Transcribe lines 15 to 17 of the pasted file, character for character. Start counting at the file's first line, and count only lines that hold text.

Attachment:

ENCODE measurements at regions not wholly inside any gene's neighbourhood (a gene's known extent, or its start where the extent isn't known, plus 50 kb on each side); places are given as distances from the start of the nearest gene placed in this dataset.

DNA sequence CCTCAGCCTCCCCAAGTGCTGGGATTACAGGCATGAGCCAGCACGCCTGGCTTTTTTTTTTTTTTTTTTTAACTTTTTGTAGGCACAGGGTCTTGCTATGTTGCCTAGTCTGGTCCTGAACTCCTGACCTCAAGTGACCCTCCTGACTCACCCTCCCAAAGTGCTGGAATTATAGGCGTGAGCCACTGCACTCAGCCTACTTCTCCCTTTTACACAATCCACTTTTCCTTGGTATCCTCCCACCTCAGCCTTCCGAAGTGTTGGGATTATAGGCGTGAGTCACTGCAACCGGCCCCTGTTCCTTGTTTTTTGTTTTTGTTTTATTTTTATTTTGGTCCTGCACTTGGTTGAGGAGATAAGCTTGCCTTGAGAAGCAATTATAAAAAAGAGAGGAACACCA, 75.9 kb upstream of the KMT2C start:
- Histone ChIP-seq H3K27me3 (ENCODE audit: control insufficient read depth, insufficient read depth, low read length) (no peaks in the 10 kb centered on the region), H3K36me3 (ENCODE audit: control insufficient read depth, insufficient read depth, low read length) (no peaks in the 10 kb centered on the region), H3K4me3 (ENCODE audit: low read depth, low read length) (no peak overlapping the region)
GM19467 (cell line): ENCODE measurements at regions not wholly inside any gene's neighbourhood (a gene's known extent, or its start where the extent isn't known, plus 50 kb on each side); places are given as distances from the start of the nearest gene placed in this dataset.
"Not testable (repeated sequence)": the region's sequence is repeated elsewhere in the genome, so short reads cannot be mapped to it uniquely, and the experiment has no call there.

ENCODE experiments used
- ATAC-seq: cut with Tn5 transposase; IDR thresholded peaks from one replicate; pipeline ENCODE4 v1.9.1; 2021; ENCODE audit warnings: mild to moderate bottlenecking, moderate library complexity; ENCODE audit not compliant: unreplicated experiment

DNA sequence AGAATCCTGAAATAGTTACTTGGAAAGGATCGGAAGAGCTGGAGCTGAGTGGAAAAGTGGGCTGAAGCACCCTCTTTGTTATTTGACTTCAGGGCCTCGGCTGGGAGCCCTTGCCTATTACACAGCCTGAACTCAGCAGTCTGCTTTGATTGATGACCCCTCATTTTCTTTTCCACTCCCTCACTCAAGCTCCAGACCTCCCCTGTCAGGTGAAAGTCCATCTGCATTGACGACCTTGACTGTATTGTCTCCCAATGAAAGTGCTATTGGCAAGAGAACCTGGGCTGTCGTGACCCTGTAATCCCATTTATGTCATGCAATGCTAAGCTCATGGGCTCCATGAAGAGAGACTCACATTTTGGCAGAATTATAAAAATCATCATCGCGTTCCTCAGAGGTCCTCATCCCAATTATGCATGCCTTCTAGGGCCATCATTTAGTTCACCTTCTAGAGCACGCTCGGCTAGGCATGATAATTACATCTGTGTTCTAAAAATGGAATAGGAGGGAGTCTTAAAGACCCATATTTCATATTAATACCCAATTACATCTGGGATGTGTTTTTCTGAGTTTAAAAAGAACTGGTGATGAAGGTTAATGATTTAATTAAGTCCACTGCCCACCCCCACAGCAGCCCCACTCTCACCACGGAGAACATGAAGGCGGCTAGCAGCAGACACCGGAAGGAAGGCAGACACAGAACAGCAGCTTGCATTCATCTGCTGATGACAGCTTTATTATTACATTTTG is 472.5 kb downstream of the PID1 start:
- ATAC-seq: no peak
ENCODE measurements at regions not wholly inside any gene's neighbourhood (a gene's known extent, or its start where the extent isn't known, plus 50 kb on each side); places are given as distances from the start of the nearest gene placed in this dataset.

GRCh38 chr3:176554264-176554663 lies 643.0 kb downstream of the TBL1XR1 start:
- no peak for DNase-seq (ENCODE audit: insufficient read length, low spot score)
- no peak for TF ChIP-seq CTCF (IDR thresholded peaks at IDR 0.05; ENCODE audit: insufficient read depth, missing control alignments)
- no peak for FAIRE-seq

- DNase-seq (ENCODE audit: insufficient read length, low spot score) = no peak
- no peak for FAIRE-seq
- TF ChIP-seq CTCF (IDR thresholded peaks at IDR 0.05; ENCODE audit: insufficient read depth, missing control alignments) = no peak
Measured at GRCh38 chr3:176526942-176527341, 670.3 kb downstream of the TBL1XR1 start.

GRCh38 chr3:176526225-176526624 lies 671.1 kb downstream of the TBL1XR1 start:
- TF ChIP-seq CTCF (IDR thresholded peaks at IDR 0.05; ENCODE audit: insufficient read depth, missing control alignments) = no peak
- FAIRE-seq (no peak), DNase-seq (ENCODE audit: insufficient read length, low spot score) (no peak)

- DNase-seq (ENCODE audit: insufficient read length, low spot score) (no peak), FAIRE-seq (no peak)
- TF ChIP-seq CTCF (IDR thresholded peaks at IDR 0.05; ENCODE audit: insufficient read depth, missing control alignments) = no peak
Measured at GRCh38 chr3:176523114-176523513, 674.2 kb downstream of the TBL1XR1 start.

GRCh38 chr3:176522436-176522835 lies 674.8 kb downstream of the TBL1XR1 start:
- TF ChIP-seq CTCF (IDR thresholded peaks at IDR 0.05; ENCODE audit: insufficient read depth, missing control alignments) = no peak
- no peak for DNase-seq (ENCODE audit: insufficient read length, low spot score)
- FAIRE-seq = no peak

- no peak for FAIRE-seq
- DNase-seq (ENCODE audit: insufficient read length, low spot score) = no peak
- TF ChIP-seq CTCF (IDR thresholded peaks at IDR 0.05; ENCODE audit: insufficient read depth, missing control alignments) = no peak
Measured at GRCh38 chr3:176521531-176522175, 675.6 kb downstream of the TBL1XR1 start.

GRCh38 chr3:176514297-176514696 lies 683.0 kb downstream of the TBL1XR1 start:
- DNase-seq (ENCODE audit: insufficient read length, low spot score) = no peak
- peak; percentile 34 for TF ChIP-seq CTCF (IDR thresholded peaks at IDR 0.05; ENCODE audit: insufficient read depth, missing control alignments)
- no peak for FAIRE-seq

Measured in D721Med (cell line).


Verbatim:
- DNase-seq (ENCODE audit: insufficient read length, low spot score) = no peak
- no peak for FAIRE-seq
- TF ChIP-seq CTCF (IDR thresholded peaks at IDR 0.05; ENCODE audit: insufficient read depth, missing control alignments) = no peak